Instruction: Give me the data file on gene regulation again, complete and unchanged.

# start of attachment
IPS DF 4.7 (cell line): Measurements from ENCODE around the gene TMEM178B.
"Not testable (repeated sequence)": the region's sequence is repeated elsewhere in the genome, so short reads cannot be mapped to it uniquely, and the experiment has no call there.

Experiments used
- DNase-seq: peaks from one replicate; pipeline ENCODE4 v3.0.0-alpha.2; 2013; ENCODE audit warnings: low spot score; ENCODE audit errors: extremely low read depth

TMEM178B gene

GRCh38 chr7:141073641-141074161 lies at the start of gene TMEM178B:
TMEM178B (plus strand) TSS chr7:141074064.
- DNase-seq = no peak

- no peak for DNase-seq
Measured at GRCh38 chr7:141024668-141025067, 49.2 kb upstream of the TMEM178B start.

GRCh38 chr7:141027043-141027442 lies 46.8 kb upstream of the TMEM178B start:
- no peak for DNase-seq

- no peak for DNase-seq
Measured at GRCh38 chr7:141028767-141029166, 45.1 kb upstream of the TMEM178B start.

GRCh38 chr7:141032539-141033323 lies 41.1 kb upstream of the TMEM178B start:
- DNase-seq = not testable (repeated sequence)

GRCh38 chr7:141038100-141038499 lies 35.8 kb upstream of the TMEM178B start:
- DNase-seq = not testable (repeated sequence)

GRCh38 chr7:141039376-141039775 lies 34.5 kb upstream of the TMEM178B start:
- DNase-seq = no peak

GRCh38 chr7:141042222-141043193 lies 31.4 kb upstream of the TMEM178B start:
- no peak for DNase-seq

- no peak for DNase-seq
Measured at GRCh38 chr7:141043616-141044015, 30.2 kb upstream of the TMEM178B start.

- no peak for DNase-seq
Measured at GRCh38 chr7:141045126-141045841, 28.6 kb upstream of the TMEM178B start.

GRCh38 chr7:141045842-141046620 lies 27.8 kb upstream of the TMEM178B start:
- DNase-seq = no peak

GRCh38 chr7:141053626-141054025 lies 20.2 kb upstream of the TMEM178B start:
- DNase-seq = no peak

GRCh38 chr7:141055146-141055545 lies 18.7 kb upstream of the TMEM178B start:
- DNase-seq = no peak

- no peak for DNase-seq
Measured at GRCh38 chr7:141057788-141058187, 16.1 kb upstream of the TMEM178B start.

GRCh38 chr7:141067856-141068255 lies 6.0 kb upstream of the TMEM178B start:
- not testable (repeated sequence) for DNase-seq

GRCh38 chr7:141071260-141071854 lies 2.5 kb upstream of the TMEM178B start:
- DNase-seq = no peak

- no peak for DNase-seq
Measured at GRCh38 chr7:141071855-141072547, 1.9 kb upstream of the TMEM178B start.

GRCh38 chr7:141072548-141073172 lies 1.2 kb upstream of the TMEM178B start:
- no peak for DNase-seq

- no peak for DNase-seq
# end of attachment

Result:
IPS DF 4.7 (cell line): Measurements from ENCODE around the gene TMEM178B.
"Not testable (repeated sequence)": the region's sequence is repeated elsewhere in the genome, so short reads cannot be mapped to it uniquely, and the experiment has no call there.

Experiments used
- DNase-seq: peaks from one replicate; pipeline ENCODE4 v3.0.0-alpha.2; 2013; ENCODE audit warnings: low spot score; ENCODE audit errors: extremely low read depth

TMEM178B gene

GRCh38 chr7:141073641-141074161 lies at the start of gene TMEM178B:
TMEM178B (plus strand) TSS chr7:141074064.
- DNase-seq = no peak

- no peak for DNase-seq
Measured at GRCh38 chr7:141024668-141025067, 49.2 kb upstream of the TMEM178B start.

GRCh38 chr7:141027043-141027442 lies 46.8 kb upstream of the TMEM178B start:
- no peak for DNase-seq

- no peak for DNase-seq
Measured at GRCh38 chr7:141028767-141029166, 45.1 kb upstream of the TMEM178B start.

GRCh38 chr7:141032539-141033323 lies 41.1 kb upstream of the TMEM178B start:
- DNase-seq = not testable (repeated sequence)

GRCh38 chr7:141038100-141038499 lies 35.8 kb upstream of the TMEM178B start:
- DNase-seq = not testable (repeated sequence)

GRCh38 chr7:141039376-141039775 lies 34.5 kb upstream of the TMEM178B start:
- DNase-seq = no peak

GRCh38 chr7:141042222-141043193 lies 31.4 kb upstream of the TMEM178B start:
- no peak for DNase-seq

- no peak for DNase-seq
Measured at GRCh38 chr7:141043616-141044015, 30.2 kb upstream of the TMEM178B start.

- no peak for DNase-seq
Measured at GRCh38 chr7:141045126-141045841, 28.6 kb upstream of the TMEM178B start.

GRCh38 chr7:141045842-141046620 lies 27.8 kb upstream of the TMEM178B start:
- DNase-seq = no peak

GRCh38 chr7:141053626-141054025 lies 20.2 kb upstream of the TMEM178B start:
- DNase-seq = no peak

GRCh38 chr7:141055146-141055545 lies 18.7 kb upstream of the TMEM178B start:
- DNase-seq = no peak

- no peak for DNase-seq
Measured at GRCh38 chr7:141057788-141058187, 16.1 kb upstream of the TMEM178B start.

GRCh38 chr7:141067856-141068255 lies 6.0 kb upstream of the TMEM178B start:
- not testable (repeated sequence) for DNase-seq

GRCh38 chr7:141071260-141071854 lies 2.5 kb upstream of the TMEM178B start:
- DNase-seq = no peak

- no peak for DNase-seq
Measured at GRCh38 chr7:141071855-141072547, 1.9 kb upstream of the TMEM178B start.

GRCh38 chr7:141072548-141073172 lies 1.2 kb upstream of the TMEM178B start:
- no peak for DNase-seq

- no peak for DNase-seq